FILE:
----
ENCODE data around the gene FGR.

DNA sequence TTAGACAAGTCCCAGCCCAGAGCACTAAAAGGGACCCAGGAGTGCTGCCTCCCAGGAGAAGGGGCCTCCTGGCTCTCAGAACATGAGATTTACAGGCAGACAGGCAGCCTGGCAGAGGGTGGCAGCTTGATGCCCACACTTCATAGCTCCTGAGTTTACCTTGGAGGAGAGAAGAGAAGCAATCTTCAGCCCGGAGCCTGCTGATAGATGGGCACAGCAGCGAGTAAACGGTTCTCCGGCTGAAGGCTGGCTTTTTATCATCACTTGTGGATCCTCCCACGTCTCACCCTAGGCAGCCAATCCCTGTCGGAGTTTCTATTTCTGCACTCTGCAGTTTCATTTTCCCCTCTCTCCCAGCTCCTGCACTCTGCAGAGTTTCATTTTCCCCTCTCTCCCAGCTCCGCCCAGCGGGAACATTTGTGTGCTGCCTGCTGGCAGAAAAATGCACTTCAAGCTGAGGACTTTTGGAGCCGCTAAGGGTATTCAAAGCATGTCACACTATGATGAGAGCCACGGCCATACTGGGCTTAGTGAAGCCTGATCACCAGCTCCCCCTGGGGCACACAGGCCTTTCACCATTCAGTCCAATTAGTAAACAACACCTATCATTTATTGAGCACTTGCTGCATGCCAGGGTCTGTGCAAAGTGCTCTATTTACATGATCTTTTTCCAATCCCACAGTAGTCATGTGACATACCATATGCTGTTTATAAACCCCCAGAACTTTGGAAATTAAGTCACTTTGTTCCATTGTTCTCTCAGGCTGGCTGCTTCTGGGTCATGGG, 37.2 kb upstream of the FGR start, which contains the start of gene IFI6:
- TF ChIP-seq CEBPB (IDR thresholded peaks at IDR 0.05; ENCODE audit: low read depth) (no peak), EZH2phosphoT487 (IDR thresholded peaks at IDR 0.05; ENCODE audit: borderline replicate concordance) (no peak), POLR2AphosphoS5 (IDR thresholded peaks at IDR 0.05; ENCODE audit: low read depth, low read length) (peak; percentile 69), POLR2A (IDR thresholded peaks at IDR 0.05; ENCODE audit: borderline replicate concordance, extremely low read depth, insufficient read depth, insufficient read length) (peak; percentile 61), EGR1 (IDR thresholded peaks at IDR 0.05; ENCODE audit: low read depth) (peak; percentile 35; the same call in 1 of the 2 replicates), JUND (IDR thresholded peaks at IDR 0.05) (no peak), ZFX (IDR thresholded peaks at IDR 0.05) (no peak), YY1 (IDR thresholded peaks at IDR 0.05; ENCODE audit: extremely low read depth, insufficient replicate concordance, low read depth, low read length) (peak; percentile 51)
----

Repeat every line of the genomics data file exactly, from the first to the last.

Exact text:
ENCODE data around the gene FGR.

DNA sequence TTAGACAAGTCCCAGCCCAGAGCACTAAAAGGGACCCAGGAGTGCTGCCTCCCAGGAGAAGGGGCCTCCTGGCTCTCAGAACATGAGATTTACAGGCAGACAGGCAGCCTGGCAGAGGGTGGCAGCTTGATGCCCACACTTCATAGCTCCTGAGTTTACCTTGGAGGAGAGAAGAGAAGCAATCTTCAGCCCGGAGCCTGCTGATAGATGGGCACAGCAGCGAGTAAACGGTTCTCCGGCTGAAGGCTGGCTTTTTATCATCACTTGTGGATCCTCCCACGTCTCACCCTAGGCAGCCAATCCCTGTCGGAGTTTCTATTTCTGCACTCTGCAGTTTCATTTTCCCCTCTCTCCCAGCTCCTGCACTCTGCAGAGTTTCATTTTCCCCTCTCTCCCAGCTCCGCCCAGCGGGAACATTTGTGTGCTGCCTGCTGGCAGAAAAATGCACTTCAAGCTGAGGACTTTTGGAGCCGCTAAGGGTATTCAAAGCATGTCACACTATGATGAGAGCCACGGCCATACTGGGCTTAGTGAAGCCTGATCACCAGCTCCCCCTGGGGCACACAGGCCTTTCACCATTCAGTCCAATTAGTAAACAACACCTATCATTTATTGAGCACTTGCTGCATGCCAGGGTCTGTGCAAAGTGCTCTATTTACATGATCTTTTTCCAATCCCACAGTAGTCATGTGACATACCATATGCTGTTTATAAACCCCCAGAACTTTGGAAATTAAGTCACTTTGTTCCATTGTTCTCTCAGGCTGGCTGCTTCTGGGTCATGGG, 37.2 kb upstream of the FGR start, which contains the start of gene IFI6:
- TF ChIP-seq CEBPB (IDR thresholded peaks at IDR 0.05; ENCODE audit: low read depth) (no peak), EZH2phosphoT487 (IDR thresholded peaks at IDR 0.05; ENCODE audit: borderline replicate concordance) (no peak), POLR2AphosphoS5 (IDR thresholded peaks at IDR 0.05; ENCODE audit: low read depth, low read length) (peak; percentile 69), POLR2A (IDR thresholded peaks at IDR 0.05; ENCODE audit: borderline replicate concordance, extremely low read depth, insufficient read depth, insufficient read length) (peak; percentile 61), EGR1 (IDR thresholded peaks at IDR 0.05; ENCODE audit: low read depth) (peak; percentile 35; the same call in 1 of the 2 replicates), JUND (IDR thresholded peaks at IDR 0.05) (no peak), ZFX (IDR thresholded peaks at IDR 0.05) (no peak), YY1 (IDR thresholded peaks at IDR 0.05; ENCODE audit: extremely low read depth, insufficient replicate concordance, low read depth, low read length) (peak; percentile 51)